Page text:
Editor's note: This is part one of a two-part series. Read part two.
We are all familiar with what often happens when a dental patient calls the office with a complaint of pain, right? Routinely, the patient is immediately added to the dentist’s schedule for therapeutic treatment. Most dental professionals would agree that this is not the time for preventive procedures, such as a fluoride application or a change in toothbrush technique.
As dental professionals, why do we treat ourselves with less regard for our own health and career longevity? It is now well documented that dental careers are subject to the possibility of many musculoskeletal disorders (MSDs), defined as an injury of the muscles, ligaments, nerves, cartilage, bones, or blood vessels in the arms, legs, neck, or back. The pain of an MSD for a dental professional is no less debilitating than that of our dental patients’ pain. Attention to its diagnosis and treatment needs to be just as immediate.
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Signs versus symptoms
Let’s take some of the diagnostic concepts that we were taught in school and apply them to our own health. A sign is any abnormality indicative of disease, discoverable on examination of a patient; it is an objective indication of disease, in contrast to a symptom that is a subjective indication of disease.1 A symptom is any morbid departure from normal in structure or function experienced by the patient and indicative of disease.2 A sign is verifiable. It is the definite indication of the occurrence of a specific disease. A symptom, on the other hand, is a vague report by a patient; something the patient feels or experiences. Pain is the most common symptom of injury and disease, and descriptions can range in intensity from a mere ache to unbearable agony.3 Signs of an injury are present long before symptoms, such as pain, occur.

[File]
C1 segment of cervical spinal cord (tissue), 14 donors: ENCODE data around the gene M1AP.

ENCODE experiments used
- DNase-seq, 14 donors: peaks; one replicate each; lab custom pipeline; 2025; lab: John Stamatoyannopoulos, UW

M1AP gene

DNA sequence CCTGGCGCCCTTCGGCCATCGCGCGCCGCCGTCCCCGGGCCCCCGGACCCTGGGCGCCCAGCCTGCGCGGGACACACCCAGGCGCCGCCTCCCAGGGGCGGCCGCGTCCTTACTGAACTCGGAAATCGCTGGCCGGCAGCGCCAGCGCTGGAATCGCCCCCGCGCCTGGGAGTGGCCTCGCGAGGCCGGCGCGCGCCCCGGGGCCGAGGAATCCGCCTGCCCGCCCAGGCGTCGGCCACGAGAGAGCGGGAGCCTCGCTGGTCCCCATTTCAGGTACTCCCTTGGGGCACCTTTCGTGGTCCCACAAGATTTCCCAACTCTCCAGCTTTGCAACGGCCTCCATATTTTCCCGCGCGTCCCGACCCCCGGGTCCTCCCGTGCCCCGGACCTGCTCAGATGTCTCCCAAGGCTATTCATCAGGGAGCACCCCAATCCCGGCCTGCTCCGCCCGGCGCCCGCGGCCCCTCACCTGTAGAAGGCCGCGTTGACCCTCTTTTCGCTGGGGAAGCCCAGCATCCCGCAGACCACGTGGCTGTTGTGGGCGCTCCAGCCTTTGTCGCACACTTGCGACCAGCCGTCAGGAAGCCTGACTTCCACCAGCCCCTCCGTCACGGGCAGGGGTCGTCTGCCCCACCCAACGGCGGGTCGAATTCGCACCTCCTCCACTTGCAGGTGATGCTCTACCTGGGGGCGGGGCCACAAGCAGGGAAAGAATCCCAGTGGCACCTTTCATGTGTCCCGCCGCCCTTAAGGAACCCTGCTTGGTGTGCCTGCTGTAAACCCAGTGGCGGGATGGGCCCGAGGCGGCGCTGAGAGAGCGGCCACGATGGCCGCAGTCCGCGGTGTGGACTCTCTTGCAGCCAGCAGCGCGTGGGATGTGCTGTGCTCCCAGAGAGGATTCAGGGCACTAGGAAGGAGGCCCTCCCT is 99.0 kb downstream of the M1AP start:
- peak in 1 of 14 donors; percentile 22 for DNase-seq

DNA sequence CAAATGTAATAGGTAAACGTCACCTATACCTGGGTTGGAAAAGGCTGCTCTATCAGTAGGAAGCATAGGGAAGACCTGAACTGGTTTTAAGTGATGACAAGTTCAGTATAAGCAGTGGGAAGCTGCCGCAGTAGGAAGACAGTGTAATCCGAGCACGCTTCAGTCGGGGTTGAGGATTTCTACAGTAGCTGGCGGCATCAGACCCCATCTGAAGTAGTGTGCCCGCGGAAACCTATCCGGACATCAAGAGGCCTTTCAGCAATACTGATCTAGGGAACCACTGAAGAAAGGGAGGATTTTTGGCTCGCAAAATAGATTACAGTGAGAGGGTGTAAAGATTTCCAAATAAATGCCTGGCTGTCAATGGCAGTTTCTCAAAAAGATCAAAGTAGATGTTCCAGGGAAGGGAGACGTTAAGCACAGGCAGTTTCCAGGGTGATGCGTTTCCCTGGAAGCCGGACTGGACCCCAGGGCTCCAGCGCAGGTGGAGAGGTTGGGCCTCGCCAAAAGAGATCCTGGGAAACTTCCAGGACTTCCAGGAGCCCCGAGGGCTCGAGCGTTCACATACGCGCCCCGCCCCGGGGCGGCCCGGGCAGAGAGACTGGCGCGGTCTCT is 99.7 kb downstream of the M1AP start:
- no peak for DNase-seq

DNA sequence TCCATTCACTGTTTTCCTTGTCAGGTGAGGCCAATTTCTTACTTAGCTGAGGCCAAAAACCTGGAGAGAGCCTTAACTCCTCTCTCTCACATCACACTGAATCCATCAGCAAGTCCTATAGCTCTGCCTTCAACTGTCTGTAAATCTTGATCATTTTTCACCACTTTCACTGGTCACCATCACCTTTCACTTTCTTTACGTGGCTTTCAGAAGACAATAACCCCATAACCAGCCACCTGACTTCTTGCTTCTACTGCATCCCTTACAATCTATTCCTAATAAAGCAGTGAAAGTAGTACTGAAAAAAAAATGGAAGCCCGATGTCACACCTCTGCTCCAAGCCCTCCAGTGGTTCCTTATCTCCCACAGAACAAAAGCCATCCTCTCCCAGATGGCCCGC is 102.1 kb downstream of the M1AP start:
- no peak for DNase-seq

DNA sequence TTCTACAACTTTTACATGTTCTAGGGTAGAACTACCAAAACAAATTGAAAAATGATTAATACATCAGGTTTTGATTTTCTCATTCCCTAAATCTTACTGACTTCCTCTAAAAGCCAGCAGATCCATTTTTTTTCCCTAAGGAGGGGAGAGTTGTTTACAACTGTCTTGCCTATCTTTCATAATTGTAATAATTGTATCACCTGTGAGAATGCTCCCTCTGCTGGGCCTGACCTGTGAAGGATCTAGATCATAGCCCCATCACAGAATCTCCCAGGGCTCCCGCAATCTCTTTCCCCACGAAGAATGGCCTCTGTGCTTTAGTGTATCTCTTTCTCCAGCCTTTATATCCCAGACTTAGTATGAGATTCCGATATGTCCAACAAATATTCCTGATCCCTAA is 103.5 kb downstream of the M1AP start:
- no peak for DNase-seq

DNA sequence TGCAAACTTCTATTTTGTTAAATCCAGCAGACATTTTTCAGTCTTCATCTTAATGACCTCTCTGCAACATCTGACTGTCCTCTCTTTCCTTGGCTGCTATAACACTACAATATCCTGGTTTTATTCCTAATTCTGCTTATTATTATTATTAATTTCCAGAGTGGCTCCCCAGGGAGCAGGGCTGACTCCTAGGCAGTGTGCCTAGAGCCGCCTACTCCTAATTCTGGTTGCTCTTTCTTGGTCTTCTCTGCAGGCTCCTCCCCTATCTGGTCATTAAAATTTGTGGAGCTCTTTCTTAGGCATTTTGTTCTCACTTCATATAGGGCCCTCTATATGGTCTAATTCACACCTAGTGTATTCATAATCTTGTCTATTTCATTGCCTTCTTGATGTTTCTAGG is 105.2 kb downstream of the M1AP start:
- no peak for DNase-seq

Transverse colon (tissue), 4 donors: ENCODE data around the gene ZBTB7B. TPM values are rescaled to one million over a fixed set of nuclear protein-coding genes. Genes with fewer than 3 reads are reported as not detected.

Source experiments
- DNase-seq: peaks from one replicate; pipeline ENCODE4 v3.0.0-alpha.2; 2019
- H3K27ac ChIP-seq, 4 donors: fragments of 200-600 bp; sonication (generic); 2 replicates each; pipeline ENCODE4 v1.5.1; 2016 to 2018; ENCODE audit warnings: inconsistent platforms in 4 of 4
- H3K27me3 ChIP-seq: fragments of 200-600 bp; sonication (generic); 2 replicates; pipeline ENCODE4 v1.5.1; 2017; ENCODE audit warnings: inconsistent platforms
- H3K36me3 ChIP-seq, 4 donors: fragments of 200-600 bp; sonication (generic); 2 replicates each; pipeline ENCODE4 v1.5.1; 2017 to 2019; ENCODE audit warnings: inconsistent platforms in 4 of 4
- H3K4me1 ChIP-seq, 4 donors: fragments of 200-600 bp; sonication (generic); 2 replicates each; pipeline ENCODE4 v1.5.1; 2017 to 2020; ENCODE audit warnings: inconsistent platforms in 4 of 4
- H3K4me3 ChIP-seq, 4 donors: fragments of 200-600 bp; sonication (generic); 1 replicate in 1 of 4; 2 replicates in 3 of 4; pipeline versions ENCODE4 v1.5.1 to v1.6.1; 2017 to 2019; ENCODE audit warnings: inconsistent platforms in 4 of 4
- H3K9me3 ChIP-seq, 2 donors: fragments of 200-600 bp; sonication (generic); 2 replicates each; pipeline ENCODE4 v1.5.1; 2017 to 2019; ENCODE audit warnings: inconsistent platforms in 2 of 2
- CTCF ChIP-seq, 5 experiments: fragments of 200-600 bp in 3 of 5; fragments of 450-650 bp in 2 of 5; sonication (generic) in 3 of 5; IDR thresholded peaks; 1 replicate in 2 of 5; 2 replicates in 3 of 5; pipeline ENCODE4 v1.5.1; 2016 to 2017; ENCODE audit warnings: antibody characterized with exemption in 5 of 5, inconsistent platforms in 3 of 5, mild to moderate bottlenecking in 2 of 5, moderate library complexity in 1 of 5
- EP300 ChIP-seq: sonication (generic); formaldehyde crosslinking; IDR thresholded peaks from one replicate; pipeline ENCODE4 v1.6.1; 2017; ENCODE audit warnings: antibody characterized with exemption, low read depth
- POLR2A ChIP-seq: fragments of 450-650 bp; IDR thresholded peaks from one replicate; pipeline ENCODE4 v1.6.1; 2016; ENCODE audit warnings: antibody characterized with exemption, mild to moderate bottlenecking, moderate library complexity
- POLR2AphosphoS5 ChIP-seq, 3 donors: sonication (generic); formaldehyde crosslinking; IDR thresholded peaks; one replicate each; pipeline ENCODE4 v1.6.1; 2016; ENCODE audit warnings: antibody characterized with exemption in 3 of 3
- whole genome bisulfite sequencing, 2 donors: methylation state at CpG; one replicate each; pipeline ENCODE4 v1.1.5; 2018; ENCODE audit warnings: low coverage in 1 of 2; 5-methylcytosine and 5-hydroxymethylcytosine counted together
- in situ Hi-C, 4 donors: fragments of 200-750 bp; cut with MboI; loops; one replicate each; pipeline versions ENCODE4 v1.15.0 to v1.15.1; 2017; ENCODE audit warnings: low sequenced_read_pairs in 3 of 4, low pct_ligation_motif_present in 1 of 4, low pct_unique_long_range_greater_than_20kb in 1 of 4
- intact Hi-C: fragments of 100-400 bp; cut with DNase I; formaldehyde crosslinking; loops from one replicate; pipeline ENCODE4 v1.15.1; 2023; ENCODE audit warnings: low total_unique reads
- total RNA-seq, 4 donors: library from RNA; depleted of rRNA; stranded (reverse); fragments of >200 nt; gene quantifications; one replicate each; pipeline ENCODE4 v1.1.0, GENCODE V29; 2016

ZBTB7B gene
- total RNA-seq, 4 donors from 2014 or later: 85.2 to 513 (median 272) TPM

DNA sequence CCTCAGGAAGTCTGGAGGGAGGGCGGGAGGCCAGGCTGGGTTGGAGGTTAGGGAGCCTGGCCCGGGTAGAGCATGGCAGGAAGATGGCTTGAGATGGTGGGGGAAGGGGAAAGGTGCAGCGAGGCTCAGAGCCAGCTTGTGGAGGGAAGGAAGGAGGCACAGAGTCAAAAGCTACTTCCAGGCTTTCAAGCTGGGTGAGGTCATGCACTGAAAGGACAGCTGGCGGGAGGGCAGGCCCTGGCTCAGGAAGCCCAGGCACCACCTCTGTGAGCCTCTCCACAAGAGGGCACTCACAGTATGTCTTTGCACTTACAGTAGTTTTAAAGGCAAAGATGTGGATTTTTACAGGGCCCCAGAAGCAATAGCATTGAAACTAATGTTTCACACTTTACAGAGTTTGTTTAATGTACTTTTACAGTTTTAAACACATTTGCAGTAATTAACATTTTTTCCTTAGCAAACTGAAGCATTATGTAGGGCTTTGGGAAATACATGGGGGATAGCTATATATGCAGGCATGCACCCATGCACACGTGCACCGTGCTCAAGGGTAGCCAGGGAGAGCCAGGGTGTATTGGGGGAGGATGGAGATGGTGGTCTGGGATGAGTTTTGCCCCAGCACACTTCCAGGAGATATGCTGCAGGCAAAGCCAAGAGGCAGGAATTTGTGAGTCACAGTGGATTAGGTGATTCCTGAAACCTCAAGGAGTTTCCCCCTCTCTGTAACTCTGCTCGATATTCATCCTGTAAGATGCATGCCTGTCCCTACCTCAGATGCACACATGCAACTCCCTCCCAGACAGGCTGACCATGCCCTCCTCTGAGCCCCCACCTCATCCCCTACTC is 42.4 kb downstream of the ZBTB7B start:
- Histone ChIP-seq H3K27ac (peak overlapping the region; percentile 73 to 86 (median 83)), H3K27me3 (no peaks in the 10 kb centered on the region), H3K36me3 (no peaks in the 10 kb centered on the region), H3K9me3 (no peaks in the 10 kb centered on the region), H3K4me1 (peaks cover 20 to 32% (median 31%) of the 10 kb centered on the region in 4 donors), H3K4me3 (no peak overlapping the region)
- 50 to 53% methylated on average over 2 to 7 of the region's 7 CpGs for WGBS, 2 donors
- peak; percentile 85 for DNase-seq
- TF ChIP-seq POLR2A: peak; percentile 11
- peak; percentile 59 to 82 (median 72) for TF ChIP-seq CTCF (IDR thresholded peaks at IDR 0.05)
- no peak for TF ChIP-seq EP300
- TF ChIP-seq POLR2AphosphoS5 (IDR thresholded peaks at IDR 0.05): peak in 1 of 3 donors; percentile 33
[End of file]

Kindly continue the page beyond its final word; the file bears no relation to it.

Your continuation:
Musculoskeletal pain can affect bones, joints, ligaments, muscles, tendons, bursas, or any combination, though injury is the most common cause.4,5 The pain can be acute, meaning it is sudden and severe, or it can be chronic (long-lasting). It can be localized pain (in one area of the body) or it may affect the entire body.4 Symptoms of musculoskeletal pain include aching and stiffness, burning sensations in the muscles, fatigue, muscle twitches, pain that worsens with movement, and sleep disturbances.4 In addition, it can include weakness, joint noises, inflammation, and decreased range of motion.5
Tests used in diagnosis of musculoskeletal pain can begin with x-rays and rheumatoid factor and antinuclear antibody blood tests, used to help diagnose common causes of arthritis. Further testing can include magnetic resonance imaging (MRI) for the identification of abnormalities of soft tissues or a computed tomography (CT) scan to obtain more detail about a bone problem.5
Pain management of milder MSD pain can be relieved with over-the-counter medications, such as NSAIDs or acetaminophen; hot and cold therapies; strengthening, conditioning, and stretch exercises; and stress-reduction techniques.4 Treatment of an MSD will be more specific depending upon the underlying cause, but common treatments include pain relievers, acupuncture, chiropractic adjustment, occupational therapy, physical therapy, splints, steroid injections, and therapeutic massage.4,5